Irish Place names

Identifying Irish Place Names

When searching placename databases, the use of wildcards, in particular the asterisk (*) representing any series of characters, is essential. Replace all vowels with a * and see what you find.

Townlands Indexes: Produced on the basis of the returns of the 1851, 1871 and 1901 censuses, these list all the townlands in the country in strict alphabetical order. The 1851 Index uses the forms of place-names standardised by the Ordnance Survey. The full 1851 Townlands Index is now available online at Irish Ancestors, where civil parishes are mapped, and also at and The 1901 Townlands Index is online at

Addenda to the 1841 Census: Also known as the 1841 Townlands Index, this is also based on the census returns, but organises townlands on a different basis. They are grouped alphabetically within civil parishes, which are then grouped alphabetically within baronies, which are grouped by county. The organisation is very useful in tracking down variant townland spellings; once it is known that a particular townland is to be found in a particular area, but the later Townlands Indexes do not record it, the general area can be searched in the 1841 Addenda for names which are close enough to be possible variants. NLI Ir 310 c 1

Townlands in Poor-Law Unions: Produced by the Office of the Registrar General for use by local registration officers, this series of pamphlets lists townlands in each Registration District, or Poor-Law Union. It is useful in attempting to identify placenames given in civil records. NLI Ir 9141 b 35. It has been reprinted as Townlands and Poor-Law Unions(ed. Handran, 1997 Higginson, Salem Ma.) and is the basis of the listings on this site.

Topographical Dictionary of Ireland, Samuel Lewis, 1837. This goes through civil parishes in alphabetical order, giving a brief history, an economic and social description, and the names and residences of the 'principal inhabitants'. It also records the corresponding Catholic parish, and the locations of Methodist and Presbyterian congregations. The entire text is downloadable free from The relevant entries for each civil parish are part of the civil parishes sourcelists on this site.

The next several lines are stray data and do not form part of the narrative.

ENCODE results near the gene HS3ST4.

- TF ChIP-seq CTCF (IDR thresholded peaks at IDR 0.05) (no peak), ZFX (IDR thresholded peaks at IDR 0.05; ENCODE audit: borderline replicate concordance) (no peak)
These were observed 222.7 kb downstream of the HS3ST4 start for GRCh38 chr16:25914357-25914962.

Ordnance Survey of Ireland: There are three main OSI sources of value in tracking down the many unapproved or 'sub-denominational' place names that escaped standardisation in the 1830s:
1. Manuscript indexes to placenames on the original OSI 6' maps includes many sub-townland names which are not found elsewhere. Microfilm copies in NLI are:

  • Pos. 4621 Cork, Clare, Kerry.
  • Pos. 4622 Tipperary, Galway, Leitrim, Mayo.
  • Pos. 4623 Sligo, Antrim, Armagh, Cavan, Donegal, Roscommon, Waterford, Limerick.
  • Pos. 4624 Kildare, Carlow, Down, Dublin, Fermanagh, Kilkenny, Offaly, Longford, Louth, Meath, Monaghan.
  • Pos. 4625 Laois, Tyrone, Westmeath, Wexford, Wicklow and Derry/Londonderry.
2. Ordnance Survey Name Books, complied by John O'Donovan in the course of the Survey, record local naming practices and traditions. Microfilm copies are at NLI, with microfilms for Ulster at Queen's University, Belfast and typescript versions at
3. Ordnance Survey Ireland's has a free version of the current map of Ireland, which can be overlaid on superbly clear copies of the original 1830s 6'-to-a-mile maps and the much more detailed 25'-to-a-mile maps from the 1890s and early 1900s. These can be invaluable, not only in identifying a place-name, but in judging the geographical and topographical relationships between areas where different families may have lived. PRONI has an even more detailed set of historic OSI maps for the six counties available through the Historical Maps viewer on its website,

Placenames Commission: The Irish Placenames Commission was established in 1946 and advised on providing authoritative Irish forms of place names for official and public use. It is now defunct, but the website it established ,, is now hosted by Dublin City University. It provides access to almost all of the research carried out over the last 70 years. It is most useful for the Irish origins of names, local history rather than genealogy in other words, but its database includes thousands of names - rivers, mountains, local nicknames - not covered in any of the official 19th century publications. is an open-source, volunteer-run digital mapping project rivalling commercial mapping services such as Google and Microsoft. allows the locating of all townlands whose names are in current use, together with their positions relative to adjoining townlands.

Other works of general interest include Yann Goblet's Index to Townlands in the Civil Survey 1654-6, (Irish Manuscripts Commission, 1954); Locations of Churches in the Irish Provinces, (Church of Jesus Christ of Latter-Day Saints, 1978) NLI Ir 7265 i 8; The Parliamentary Gazetteer of Ireland, (1846), NLI Ir 9141 p 30.

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